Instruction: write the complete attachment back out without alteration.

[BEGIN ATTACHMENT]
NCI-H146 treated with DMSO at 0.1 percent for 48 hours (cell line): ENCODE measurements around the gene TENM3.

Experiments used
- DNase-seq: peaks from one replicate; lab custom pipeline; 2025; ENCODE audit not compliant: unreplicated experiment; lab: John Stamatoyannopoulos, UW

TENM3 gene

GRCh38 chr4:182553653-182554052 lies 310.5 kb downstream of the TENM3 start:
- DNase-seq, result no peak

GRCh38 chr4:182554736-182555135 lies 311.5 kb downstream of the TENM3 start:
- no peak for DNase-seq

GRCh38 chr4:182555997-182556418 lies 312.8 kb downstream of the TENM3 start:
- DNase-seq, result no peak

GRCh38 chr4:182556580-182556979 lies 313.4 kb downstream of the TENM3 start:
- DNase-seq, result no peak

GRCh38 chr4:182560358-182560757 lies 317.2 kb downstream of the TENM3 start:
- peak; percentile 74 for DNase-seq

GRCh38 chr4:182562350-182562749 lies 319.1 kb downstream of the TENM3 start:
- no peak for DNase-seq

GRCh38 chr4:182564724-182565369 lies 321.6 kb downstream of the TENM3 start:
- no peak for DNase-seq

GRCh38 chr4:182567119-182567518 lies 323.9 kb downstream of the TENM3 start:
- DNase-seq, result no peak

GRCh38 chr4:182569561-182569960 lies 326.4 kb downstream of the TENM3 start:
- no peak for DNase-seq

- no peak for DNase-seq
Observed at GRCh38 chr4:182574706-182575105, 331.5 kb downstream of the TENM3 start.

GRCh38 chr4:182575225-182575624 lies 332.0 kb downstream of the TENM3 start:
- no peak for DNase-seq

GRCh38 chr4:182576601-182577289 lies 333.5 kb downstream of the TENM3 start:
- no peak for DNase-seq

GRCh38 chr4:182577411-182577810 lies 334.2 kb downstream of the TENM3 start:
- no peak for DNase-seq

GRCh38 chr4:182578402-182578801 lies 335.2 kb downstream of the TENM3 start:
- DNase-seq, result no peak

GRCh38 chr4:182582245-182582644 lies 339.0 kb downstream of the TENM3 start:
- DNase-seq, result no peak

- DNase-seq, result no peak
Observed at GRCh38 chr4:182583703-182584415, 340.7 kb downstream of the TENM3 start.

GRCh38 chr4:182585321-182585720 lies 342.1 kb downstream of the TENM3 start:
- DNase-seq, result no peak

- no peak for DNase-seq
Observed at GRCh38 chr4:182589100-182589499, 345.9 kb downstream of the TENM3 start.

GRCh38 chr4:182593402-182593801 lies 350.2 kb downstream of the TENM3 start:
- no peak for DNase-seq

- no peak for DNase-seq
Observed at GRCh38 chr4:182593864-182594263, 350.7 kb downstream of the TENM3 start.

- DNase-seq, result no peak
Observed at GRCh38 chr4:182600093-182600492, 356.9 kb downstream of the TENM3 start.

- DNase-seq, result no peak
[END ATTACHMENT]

NCI-H146 treated with DMSO at 0.1 percent for 48 hours (cell line): ENCODE measurements around the gene TENM3.

Experiments used
- DNase-seq: peaks from one replicate; lab custom pipeline; 2025; ENCODE audit not compliant: unreplicated experiment; lab: John Stamatoyannopoulos, UW

TENM3 gene

GRCh38 chr4:182553653-182554052 lies 310.5 kb downstream of the TENM3 start:
- DNase-seq, result no peak

GRCh38 chr4:182554736-182555135 lies 311.5 kb downstream of the TENM3 start:
- no peak for DNase-seq

GRCh38 chr4:182555997-182556418 lies 312.8 kb downstream of the TENM3 start:
- DNase-seq, result no peak

GRCh38 chr4:182556580-182556979 lies 313.4 kb downstream of the TENM3 start:
- DNase-seq, result no peak

GRCh38 chr4:182560358-182560757 lies 317.2 kb downstream of the TENM3 start:
- peak; percentile 74 for DNase-seq

GRCh38 chr4:182562350-182562749 lies 319.1 kb downstream of the TENM3 start:
- no peak for DNase-seq

GRCh38 chr4:182564724-182565369 lies 321.6 kb downstream of the TENM3 start:
- no peak for DNase-seq

GRCh38 chr4:182567119-182567518 lies 323.9 kb downstream of the TENM3 start:
- DNase-seq, result no peak

GRCh38 chr4:182569561-182569960 lies 326.4 kb downstream of the TENM3 start:
- no peak for DNase-seq

- no peak for DNase-seq
Observed at GRCh38 chr4:182574706-182575105, 331.5 kb downstream of the TENM3 start.

GRCh38 chr4:182575225-182575624 lies 332.0 kb downstream of the TENM3 start:
- no peak for DNase-seq

GRCh38 chr4:182576601-182577289 lies 333.5 kb downstream of the TENM3 start:
- no peak for DNase-seq

GRCh38 chr4:182577411-182577810 lies 334.2 kb downstream of the TENM3 start:
- no peak for DNase-seq

GRCh38 chr4:182578402-182578801 lies 335.2 kb downstream of the TENM3 start:
- DNase-seq, result no peak

GRCh38 chr4:182582245-182582644 lies 339.0 kb downstream of the TENM3 start:
- DNase-seq, result no peak

- DNase-seq, result no peak
Observed at GRCh38 chr4:182583703-182584415, 340.7 kb downstream of the TENM3 start.

GRCh38 chr4:182585321-182585720 lies 342.1 kb downstream of the TENM3 start:
- DNase-seq, result no peak

- no peak for DNase-seq
Observed at GRCh38 chr4:182589100-182589499, 345.9 kb downstream of the TENM3 start.

GRCh38 chr4:182593402-182593801 lies 350.2 kb downstream of the TENM3 start:
- no peak for DNase-seq

- no peak for DNase-seq
Observed at GRCh38 chr4:182593864-182594263, 350.7 kb downstream of the TENM3 start.

- DNase-seq, result no peak
Observed at GRCh38 chr4:182600093-182600492, 356.9 kb downstream of the TENM3 start.

- DNase-seq, result no peak